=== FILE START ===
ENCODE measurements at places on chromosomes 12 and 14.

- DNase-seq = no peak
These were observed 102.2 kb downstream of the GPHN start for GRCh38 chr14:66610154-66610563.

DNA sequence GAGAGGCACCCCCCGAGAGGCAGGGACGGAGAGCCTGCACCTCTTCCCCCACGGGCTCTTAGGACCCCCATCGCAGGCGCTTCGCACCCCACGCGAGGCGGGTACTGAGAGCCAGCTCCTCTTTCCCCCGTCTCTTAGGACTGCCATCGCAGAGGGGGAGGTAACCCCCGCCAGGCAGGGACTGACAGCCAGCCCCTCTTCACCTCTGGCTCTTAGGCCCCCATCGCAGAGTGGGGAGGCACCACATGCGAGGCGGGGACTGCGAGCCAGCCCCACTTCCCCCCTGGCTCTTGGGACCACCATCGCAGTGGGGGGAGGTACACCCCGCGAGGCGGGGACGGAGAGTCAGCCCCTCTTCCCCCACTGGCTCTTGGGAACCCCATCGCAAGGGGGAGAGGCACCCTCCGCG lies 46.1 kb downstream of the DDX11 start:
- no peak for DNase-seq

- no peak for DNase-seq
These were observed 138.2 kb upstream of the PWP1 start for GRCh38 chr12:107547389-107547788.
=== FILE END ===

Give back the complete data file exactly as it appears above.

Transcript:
ENCODE measurements at places on chromosomes 12 and 14.

- DNase-seq = no peak
These were observed 102.2 kb downstream of the GPHN start for GRCh38 chr14:66610154-66610563.

DNA sequence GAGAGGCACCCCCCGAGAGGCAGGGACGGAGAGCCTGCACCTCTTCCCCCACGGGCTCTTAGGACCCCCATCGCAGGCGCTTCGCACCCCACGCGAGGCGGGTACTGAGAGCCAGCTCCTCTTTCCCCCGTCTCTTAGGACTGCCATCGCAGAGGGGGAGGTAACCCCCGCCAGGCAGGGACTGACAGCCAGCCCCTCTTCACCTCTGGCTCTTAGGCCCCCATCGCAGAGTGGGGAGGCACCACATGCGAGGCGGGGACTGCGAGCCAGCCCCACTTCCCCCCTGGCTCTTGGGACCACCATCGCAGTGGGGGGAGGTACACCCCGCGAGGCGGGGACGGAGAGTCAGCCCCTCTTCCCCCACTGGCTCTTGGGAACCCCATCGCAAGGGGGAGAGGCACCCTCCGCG lies 46.1 kb downstream of the DDX11 start:
- no peak for DNase-seq

- no peak for DNase-seq
These were observed 138.2 kb upstream of the PWP1 start for GRCh38 chr12:107547389-107547788.